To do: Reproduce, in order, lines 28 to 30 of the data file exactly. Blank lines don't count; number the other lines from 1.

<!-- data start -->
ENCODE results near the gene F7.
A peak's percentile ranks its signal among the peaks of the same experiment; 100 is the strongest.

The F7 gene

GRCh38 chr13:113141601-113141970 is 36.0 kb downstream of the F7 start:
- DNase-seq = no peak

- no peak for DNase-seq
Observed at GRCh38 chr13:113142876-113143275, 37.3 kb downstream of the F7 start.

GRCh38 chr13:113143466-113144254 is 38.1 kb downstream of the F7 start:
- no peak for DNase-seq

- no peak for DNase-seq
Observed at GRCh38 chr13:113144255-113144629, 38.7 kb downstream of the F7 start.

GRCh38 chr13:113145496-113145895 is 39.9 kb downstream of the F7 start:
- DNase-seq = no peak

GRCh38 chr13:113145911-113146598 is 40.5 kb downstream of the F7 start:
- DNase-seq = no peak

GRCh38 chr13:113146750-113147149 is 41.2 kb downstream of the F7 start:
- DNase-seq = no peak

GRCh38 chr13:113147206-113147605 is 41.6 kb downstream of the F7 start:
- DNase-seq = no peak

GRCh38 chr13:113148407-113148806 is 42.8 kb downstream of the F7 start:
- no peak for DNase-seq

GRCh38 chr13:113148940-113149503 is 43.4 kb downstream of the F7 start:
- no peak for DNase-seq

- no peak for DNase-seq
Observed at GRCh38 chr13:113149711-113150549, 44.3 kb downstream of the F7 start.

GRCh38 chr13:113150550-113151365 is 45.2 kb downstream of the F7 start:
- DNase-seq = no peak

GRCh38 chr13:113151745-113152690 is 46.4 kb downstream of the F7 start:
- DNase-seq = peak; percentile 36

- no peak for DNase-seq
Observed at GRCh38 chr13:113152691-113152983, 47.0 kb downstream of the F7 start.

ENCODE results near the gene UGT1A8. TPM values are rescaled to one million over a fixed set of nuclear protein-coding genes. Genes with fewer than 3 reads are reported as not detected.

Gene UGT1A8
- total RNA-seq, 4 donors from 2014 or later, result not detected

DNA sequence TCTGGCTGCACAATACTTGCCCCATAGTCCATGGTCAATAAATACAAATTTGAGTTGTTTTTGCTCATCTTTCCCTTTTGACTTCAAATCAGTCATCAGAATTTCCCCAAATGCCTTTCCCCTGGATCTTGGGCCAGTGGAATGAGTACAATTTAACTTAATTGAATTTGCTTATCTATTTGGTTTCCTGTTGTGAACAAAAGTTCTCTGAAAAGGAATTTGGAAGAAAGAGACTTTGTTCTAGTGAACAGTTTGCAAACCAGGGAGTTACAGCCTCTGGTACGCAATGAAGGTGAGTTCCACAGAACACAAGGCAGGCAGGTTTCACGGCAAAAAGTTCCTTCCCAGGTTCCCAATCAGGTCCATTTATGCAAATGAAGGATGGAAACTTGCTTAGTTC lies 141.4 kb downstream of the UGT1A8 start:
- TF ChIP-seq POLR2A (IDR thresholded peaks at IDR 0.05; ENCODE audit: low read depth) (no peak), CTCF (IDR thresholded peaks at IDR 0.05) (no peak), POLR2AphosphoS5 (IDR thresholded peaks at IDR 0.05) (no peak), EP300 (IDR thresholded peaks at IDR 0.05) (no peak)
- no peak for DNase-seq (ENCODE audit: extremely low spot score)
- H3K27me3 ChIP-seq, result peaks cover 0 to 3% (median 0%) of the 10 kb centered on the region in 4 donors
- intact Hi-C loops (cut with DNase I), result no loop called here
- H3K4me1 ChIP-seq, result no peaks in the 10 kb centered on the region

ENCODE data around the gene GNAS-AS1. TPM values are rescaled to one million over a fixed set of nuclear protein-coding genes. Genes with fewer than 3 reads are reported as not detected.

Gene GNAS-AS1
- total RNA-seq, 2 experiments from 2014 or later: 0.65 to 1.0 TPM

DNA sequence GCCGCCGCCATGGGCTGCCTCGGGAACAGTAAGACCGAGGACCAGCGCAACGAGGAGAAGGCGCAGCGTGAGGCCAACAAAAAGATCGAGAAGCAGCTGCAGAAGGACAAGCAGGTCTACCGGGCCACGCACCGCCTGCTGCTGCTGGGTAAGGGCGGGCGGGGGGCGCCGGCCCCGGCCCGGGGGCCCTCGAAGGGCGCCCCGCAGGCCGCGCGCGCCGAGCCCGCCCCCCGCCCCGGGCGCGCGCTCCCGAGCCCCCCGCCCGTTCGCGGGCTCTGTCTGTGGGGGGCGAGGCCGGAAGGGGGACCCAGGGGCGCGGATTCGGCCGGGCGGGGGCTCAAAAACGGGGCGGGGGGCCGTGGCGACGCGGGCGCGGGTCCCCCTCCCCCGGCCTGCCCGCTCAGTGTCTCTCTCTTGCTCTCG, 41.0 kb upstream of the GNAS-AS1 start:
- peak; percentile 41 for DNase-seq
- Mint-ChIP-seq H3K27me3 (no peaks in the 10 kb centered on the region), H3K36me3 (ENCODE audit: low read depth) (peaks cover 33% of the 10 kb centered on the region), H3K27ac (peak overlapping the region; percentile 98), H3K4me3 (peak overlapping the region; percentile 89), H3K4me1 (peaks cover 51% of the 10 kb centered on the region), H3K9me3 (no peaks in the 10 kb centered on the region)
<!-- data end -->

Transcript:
GRCh38 chr13:113151745-113152690 is 46.4 kb downstream of the F7 start:
- DNase-seq = peak; percentile 36

- no peak for DNase-seq